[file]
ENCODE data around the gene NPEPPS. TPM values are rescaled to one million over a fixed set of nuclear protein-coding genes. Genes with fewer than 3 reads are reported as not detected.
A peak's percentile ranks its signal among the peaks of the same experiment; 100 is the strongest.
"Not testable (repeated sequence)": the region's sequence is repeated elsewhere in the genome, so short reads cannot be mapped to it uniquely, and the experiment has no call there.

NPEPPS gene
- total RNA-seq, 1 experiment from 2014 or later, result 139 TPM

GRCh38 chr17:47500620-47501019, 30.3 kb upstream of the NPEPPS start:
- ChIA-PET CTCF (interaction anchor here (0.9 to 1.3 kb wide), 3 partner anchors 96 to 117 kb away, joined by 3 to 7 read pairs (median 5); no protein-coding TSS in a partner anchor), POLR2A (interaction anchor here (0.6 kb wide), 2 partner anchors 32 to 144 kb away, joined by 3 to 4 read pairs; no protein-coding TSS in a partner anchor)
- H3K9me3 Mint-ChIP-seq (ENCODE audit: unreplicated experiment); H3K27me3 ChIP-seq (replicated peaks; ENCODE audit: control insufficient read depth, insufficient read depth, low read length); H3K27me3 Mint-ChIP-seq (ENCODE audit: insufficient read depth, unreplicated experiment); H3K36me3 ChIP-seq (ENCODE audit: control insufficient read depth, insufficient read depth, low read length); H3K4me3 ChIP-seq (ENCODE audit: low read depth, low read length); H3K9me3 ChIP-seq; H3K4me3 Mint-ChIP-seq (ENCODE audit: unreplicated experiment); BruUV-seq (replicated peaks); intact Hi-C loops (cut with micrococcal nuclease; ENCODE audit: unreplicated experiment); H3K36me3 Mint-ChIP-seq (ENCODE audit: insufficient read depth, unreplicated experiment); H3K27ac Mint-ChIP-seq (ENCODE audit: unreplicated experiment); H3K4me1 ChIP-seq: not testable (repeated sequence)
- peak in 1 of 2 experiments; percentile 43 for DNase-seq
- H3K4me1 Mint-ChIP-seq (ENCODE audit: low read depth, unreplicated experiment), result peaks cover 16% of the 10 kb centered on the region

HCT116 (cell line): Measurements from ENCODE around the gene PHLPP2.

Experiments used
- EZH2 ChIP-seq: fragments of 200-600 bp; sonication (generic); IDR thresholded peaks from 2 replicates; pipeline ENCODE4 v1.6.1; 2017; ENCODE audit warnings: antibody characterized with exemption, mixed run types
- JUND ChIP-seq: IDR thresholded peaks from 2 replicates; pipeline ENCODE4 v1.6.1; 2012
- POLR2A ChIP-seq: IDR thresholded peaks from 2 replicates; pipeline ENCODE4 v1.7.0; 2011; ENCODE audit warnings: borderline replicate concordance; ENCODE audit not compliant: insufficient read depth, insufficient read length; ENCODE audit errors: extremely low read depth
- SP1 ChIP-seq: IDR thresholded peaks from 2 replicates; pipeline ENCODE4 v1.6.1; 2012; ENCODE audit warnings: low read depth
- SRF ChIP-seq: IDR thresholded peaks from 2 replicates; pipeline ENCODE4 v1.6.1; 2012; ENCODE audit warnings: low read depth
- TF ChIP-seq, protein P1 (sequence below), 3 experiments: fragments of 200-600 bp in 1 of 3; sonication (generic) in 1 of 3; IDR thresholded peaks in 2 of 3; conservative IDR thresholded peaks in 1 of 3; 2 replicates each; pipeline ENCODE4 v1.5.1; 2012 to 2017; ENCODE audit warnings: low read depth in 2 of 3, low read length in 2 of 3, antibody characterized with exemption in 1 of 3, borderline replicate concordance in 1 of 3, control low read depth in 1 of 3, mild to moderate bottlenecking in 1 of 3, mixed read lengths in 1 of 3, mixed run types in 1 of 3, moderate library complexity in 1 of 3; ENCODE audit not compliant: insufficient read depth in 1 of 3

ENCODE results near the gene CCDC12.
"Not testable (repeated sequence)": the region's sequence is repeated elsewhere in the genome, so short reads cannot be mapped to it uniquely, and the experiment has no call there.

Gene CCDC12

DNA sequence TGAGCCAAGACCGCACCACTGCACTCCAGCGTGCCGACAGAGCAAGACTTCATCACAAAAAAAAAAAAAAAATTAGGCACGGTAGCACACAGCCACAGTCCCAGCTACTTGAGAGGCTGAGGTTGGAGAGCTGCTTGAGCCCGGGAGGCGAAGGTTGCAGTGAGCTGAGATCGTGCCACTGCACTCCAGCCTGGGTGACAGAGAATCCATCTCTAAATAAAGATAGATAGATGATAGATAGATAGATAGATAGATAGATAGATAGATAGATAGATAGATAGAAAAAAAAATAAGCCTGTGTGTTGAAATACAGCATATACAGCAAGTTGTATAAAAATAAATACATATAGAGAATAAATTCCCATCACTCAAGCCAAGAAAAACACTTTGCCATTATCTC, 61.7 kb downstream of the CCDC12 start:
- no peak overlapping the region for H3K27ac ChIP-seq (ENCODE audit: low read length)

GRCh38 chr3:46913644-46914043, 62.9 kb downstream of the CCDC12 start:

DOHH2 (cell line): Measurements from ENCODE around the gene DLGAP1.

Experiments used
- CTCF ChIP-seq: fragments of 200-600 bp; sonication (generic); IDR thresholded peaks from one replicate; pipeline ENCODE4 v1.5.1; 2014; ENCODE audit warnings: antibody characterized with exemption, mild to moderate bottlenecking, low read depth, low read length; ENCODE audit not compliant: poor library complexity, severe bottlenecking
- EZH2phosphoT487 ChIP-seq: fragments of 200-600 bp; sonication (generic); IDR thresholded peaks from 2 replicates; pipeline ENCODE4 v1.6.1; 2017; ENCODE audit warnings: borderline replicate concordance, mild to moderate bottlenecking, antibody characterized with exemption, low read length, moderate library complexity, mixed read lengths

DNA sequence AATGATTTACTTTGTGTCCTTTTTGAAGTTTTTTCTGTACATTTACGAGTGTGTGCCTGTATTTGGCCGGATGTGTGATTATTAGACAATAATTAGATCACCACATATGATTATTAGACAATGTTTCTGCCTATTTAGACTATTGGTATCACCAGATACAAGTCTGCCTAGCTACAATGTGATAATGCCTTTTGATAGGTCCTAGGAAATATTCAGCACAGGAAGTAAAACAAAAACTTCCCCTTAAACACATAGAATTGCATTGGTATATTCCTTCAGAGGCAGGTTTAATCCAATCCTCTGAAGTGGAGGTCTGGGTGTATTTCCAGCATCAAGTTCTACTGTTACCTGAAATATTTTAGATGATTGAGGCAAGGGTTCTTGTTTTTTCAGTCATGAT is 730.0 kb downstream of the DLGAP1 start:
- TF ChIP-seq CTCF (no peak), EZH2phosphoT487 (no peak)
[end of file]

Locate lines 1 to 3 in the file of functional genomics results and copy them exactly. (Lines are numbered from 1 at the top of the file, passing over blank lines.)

ENCODE data around the gene NPEPPS. TPM values are rescaled to one million over a fixed set of nuclear protein-coding genes. Genes with fewer than 3 reads are reported as not detected.
A peak's percentile ranks its signal among the peaks of the same experiment; 100 is the strongest.
"Not testable (repeated sequence)": the region's sequence is repeated elsewhere in the genome, so short reads cannot be mapped to it uniquely, and the experiment has no call there.